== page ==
The full text of resolution 2195 (2014) is as follows:
The Security Council,
“Reaffirming its primary responsibility for the maintenance of international peace and security,
“Reaffirming that terrorism in all forms and manifestations constitutes one of the most serious threats to international peace and security and that any acts of terrorism are criminal and unjustifiable regardless of their motivations, whenever and by whomsoever committed,
“Reaffirming further that terrorism cannot and should not be associated with any religion, nationality, or civilization,
“Stressing that terrorism can only be defeated by a sustained and comprehensive approach involving the active participation and collaboration of all States and international and regional organizations to impede, impair, isolate and incapacitate the terrorist threat,
“Gravely concerned by the financing of, and financial and other resources obtained by terrorists, and underscoring that these resources will support their future terrorist activities,
“Reaffirming the need to prevent and suppress the financing of terrorist acts,
“Expressing concern that terrorists benefit from transnational organized crime in some regions, including from the trafficking of arms, persons, drugs, and artefacts and from the illicit trade in natural resources including gold and other precious metals and stones, minerals, wildlife, charcoal and oil, as well as from kidnapping for ransom and other crimes including extortion and bank robbery,
“Stressing that the development and maintenance of fair and effective criminal justice systems should be a fundamental basis of any strategy to counter terrorism and transnational organized crime,
“Noting the Communiqué of the African Union Peace and Security Council Summit on countering violent extremism and terrorism held in Nairobi on 2 September 2014, and calling on UN counter-terrorism entities, within existing mandates, and Member States to provide assistance and capacity-building towards Africa’s efforts to counter violent extremism and terrorism,
“Gravely concerned that in some cases individuals, groups, undertakings and entities associated with Al‑Qaida continue to profit from involvement in transnational organized crime, and stressing in this regard the need for robust implementation of the measures in paragraph 1 of resolution 2161 (2014) as a significant tool in combating terrorist activity,
“Urging in this respect, all Member States to participate actively in maintaining and updating the list created pursuant to resolutions 1267 (1999), 1333 (2000) and 1989 (2011) (“the Al‑Qaida Sanctions List”) by contributing additional information pertinent to current listings, submitting delisting requests when appropriate, and by identifying and nominating for listing additional individuals, groups, undertakings and entities which should be subject to the measures referred to in paragraph 1 of resolution 2161 (2014),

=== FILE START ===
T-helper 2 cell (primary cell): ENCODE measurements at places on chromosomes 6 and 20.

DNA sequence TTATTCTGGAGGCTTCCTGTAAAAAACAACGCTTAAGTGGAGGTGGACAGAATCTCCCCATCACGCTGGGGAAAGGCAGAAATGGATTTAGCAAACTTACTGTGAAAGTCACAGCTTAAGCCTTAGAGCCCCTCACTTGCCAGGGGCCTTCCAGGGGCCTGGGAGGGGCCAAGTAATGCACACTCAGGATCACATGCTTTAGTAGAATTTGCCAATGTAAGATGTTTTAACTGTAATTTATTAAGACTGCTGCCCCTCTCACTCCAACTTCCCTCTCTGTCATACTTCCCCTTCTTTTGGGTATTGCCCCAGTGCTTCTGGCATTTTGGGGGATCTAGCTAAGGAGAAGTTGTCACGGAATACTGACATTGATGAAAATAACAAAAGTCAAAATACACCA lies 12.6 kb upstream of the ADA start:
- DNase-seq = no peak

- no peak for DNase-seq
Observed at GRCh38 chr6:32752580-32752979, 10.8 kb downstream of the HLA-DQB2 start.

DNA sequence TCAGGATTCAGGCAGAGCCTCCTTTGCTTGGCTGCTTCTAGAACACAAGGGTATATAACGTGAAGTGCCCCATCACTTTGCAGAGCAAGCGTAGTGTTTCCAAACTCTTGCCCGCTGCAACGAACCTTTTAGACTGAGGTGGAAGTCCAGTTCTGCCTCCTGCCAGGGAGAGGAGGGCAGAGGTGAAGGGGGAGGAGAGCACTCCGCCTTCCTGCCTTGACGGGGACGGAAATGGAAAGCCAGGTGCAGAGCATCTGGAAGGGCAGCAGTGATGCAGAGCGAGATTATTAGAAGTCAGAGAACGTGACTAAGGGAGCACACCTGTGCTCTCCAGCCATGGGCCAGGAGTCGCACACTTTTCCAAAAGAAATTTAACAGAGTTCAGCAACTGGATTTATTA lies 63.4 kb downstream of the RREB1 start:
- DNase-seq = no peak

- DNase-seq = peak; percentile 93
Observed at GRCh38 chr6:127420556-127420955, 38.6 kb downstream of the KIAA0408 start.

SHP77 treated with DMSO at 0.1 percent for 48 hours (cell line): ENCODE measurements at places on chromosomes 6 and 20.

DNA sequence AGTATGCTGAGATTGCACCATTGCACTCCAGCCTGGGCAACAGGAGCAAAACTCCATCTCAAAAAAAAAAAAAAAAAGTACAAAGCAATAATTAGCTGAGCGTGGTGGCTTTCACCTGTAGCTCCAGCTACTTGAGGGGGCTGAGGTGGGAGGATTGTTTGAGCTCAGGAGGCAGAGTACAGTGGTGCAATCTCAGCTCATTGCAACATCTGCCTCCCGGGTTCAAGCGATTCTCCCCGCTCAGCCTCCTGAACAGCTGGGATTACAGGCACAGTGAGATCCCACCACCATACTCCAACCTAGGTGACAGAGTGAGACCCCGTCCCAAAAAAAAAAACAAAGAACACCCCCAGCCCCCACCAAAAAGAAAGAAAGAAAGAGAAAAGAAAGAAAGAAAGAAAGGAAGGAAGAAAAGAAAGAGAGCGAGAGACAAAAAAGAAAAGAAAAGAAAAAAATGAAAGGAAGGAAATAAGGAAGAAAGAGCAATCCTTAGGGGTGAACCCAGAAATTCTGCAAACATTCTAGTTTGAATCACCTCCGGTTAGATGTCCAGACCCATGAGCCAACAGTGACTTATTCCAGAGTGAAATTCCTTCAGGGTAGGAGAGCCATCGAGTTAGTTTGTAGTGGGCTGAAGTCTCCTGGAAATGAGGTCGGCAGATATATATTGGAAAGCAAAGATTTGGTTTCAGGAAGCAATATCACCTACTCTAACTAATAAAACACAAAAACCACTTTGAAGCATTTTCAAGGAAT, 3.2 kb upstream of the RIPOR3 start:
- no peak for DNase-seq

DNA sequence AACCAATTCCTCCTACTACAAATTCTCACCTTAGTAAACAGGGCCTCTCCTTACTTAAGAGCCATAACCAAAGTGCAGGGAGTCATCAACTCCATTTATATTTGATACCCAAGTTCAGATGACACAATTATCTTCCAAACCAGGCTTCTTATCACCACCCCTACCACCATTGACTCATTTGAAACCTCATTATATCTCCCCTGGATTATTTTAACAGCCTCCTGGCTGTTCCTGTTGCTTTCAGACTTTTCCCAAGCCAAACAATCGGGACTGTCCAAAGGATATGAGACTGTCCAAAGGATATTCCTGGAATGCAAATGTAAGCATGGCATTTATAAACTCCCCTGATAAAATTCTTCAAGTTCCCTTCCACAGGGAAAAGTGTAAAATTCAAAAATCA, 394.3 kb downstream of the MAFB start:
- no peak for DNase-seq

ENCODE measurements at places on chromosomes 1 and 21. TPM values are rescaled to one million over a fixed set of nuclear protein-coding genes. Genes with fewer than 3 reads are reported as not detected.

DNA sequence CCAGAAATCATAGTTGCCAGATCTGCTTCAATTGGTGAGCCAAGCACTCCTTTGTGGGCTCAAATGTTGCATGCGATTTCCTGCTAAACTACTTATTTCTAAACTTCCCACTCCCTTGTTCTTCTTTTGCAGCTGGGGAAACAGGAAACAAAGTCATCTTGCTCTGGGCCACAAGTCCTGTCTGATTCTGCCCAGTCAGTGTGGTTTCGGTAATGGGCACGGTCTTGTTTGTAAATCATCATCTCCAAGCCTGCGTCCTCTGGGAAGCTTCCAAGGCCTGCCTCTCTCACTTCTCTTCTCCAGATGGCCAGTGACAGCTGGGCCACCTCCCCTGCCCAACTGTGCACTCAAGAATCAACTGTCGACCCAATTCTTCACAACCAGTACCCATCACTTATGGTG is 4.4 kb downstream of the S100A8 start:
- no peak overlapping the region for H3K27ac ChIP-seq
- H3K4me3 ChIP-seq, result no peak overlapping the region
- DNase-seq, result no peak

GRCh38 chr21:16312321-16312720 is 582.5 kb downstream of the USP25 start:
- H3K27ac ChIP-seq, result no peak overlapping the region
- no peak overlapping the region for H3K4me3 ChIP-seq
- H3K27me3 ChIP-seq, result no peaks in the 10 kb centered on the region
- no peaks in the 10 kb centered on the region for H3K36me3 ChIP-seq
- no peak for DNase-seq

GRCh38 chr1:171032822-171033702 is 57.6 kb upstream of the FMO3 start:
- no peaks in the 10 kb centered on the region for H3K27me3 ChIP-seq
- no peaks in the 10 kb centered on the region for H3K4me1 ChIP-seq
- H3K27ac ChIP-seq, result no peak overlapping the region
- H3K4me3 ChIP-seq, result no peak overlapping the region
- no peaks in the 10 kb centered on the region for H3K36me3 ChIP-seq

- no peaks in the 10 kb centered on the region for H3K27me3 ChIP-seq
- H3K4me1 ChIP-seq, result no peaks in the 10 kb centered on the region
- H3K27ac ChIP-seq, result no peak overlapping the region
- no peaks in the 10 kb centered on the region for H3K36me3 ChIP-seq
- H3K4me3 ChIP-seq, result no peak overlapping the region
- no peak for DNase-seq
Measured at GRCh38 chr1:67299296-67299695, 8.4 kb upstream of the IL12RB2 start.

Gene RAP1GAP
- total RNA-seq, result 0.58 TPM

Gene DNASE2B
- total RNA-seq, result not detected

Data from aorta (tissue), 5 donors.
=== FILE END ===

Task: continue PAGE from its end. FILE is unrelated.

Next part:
“Recalling its recent condemnation in resolution 2170 (2014) of any engagement in direct or indirect trade involving ISIL, ANF and all other individuals, groups, undertakings and entities associated with Al‑Qaida, and its reiteration that such engagement could constitute financial support for entities designated by the Committee pursuant to resolutions 1267 (1999) and 1989 (2011) (“the Committee”) and may lead to further listings by the Committee,
“Deeply concerned that terrorist groups benefiting from transnational organized crime may contribute to undermining affected States, specifically their security, stability, governance, social and economic development,
“Reaffirming the need to increase attention to women, peace and security issues in all relevant thematic areas of work on its agenda, including in threats to international peace and security caused by terrorist acts, and noting the importance of incorporating the participation of women and youth in developing strategies to counter terrorism and violent extremism,
“Emphasizing the need to address conditions conducive to the spread of terrorism,
“Emphasizing that the combined presence of terrorism, violent extremism, and transnational organized crime may exacerbate conflicts in affected regions, including in Africa, and noting that terrorist groups benefiting from transnational organized crime can, in some cases and in some regions, complicate conflict prevention and resolution efforts,
“Seriously concerned, in this regard, by recent examples of terrorist groups, including those benefiting from transnational organized crime, attacking United Nations personnel,
“Recalling its resolution 2133 (2014) and strongly condemning incidents of kidnapping and hostage-taking committed by terrorist groups for any purpose, including raising funds or gaining political concessions, and expressing its determination to prevent kidnapping and hostage-taking committed by terrorist groups and to secure the safe release of hostages without ransom payments or political concessions, in accordance with applicable international law,
“Noting recent developments and initiatives at the international, regional and subregional levels to prevent and suppress international terrorism, noting the work of the Global Counterterrorism Forum (GCTF), in particular its recent adoption of a comprehensive set of good practices to address the foreign terrorist fighter phenomenon, and its publication of several other framework documents and good practices, including in the areas of countering violent extremism, criminal justice, prisons, kidnapping for ransom, providing support to victims of terrorism, and community-oriented policing, to assist interested States with the practical implementation of the United Nations counter-terrorism legal and policy framework and to complement the work of the relevant United Nations counter-terrorism entities in these areas,